These are basically banana muffins but with lots of spicy goodness. I will admit, mine came out a little dry, maybe overcooked a bit, but the taste and texture are nice. Riley seemed to like them too. To please her we added small semi-sweet chocolate chips to half the batter and baked off ones with chocolate. She really liked those. I plan to freeze them for Riley to have for breakfast or a nice little snack. They’re not exactly healthy (made with shortening) but they do have lots of banana in them. *Please note, in the recipe, 2-3 cups is actually 2/3 cup, same with 1-3. At least I hope that’s what it means. Thanks Fran.
I needed to make a cake and I do like the spongy, light quality of a good chiffon cake. Plus, its been a while since I’ve made a recipe from Fran’s collection. This was a tasty cake and not too difficult to make. I made an 8″ layer cake, filled the middle with Jello chocolate pudding, and iced it with a delicious chocolate buttercream by Nick Malgieri. My only complaint; it is quite spongy so when slicing it tends to squish down, cracking the icing and squeezing out some filling. I put mine in the fridge for a while so that it would slice easier. If you let the slice sit for a bit, the icing will get soft again. I like it either way.
1 packet jello pudding, any flavor
Follow directions on packet for pudding.
Chocolate Buttercream Icing (adapted from Nick Malgieri)
- 4 large egg whites (1/2 cup)
- 1 cup sugar
- Pinch salt
- 12 ounces (3 sticks) unsalted butter, softened
One of the best-tasting buttercreams is also the easiest to prepare. See the end of the recipe for flavoring possibilities.
Place egg whites, sugar and salt in medium-sized heatproof mixing bowl over a pan of simmering water and whisk gently and constantly until egg whites are hot (about 140 degrees) and sugar is dissolved, about 3 to 4 minutes. Remove from heat and whip by machine until thick and cooled, about 5 minutes. Beat in butter and continue beating until buttercream is smooth and spreadable. Use immediately or refrigerate, covered, for up to 5 days. Before using, bring buttercream to room temperature and beat smooth by machine. Beat in flavoring, a little at a time, and continue beating until buttercream is smooth, about 2 minutes longer (always flavor buttercream immediately before using it).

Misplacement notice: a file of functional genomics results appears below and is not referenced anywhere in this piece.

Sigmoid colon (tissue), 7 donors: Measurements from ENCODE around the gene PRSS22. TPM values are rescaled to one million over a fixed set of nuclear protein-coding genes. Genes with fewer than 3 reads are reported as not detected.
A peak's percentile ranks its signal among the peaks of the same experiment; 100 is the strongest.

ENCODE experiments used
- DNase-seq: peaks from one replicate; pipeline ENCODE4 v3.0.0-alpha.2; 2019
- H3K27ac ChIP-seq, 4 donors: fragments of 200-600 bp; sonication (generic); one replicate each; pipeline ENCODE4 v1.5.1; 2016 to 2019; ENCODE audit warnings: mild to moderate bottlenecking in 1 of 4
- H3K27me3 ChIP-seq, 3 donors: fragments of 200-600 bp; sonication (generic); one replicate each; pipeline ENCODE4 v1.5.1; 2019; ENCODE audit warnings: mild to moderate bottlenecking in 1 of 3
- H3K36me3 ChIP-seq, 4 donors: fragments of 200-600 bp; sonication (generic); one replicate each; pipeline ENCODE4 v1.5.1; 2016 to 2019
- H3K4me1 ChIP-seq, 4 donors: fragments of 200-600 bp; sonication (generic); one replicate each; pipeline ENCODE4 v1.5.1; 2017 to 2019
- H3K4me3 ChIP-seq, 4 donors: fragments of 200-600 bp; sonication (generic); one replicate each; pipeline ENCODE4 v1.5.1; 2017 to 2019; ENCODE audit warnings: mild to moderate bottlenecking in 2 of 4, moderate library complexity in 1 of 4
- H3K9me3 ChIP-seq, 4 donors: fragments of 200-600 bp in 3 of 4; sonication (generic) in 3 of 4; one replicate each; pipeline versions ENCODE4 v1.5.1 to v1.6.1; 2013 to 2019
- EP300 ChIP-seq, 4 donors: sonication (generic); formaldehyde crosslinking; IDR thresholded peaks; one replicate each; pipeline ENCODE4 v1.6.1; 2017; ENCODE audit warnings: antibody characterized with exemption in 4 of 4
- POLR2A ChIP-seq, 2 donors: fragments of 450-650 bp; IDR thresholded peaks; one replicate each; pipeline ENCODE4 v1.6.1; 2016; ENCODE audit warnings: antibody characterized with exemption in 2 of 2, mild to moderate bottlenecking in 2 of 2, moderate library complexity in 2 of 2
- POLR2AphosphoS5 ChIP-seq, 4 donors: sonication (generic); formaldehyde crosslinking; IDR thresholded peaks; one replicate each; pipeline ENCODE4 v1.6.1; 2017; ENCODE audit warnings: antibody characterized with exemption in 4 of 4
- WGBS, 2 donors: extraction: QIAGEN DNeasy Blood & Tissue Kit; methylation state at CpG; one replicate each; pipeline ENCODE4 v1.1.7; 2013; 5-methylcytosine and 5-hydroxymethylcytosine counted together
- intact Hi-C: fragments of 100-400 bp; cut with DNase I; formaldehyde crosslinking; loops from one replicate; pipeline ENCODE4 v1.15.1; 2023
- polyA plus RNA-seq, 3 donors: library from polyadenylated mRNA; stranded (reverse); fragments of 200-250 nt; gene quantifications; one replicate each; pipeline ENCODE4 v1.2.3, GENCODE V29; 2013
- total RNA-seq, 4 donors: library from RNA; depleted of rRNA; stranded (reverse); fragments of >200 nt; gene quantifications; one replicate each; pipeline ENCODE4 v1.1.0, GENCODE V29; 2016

Flavorings: Liqueur: 2 to 3 tablespoons liqueur, such as Grand Marnier or dark or light rum. Lemon: 2 to 3 tablespoons lemon juice. Coffee: 3 tablespoons instant coffee (espresso, if possible) dissolved in 2 tablespoons water, coffee or rum. Raspberry: 3/4 cup thick raspberry puree made by cooking down and straining a 10-ounce package of frozen raspberries. Chocolate: 6 ounces chocolate melted with 4 tablespoons water, coffee or milk and cooled.
Putting it all together
After your layers have thoroughly cooled, place one layer on a plate. Top with pudding almost to edges, spread evenly. Top with second cake layer. Start at center of cake with a heaping pile of icing. Start spreading to edges, trying to keep everything even, then begin to ice sides with excess icing. Smooth it all around or ice it rough to look more old-fashioned and homemade. Remember, it doesn’t have to be perfect, it’ll still taste good I promise you. You may not use all the icing. I certainly did not. Save it in the fridge for cupcakes or a late night snack.
Another stellar recipe from Fran’s collection, I thought this casserole epitomized the 50′s era. It’s a simple to make casserole that incorporates layers of meat, veggies, and of course, a canned sauce/soup. This recipe seems to be from the kitchen of Marion S. Turner, so thanks Marion.
Here’s the verdict: It tasted just as I thought it would. Kinda Hamburger Helperish but definitely not as salty. I added a little salt and pepper to the beef to give it some flavor but the cream of chicken soup gave it an interesting texture and flavor, almost like a cheese sauce. Actually, cheese sauce would be pretty tasty instead of the soup. The onions were a bit crunchy for my taste, maybe sauteing them a bit before layering would help that, but the tater tots added a nice crunch. My husband downed it and all that was left in the dish so I guess he liked it and my daughter ate most of hers, leaving just a little ground beef in her bowl. So this could be a kid friendly dinner as well. There wasn’t much though, maybe if you doubled the recipe it could feed a family of four.
Recently I acquired an old Betty Crocker book (copyright 1950) from a friend of the family, Fran. Stuffed inside were pages of hand written recipes, recipes from other cookbooks and newspapers and product labels. Most of the items seem to be desserts but there is a handful of interesting dinner/lunch recipes, most of which are pretty old school and full of deliciously fatty ingredients. Chiffon Pumpkin Pie, Dump In Cake, Barbeque beefbergers (that was the spelling, I promise you), Sour Milk Pie, and Moving Day casserole to name a few. Some of them sound really promising while others, well, they sound really gross to be honest.
So my new project for Suzy Homebaker’s blog is to make at least one recipe from this pile each week with an honest review via my husband and daughter to go with it. This way you can decide if Deviled Ham Logs are really worth the time. Oooh that one sounds horrible.
I picked a good one to start with. You can’t beat Aunt Dena’s Cheesecake. It’s creamy and rich, definitely not a light and airy cheesecake. But delicious overall. You can really taste the sour cream and the cooking time is so short, it’s really quite simple to make. My husband and neighbors, Annette and Charlie really enjoyed it.
Please note: I used a 10 inch spring form pan and only one 10 oz. box of Lorna Doones for this recipe and it seemed to be enough however, I didn’t have any extra to trim the top.
Thanks Aunt Dena and Fran.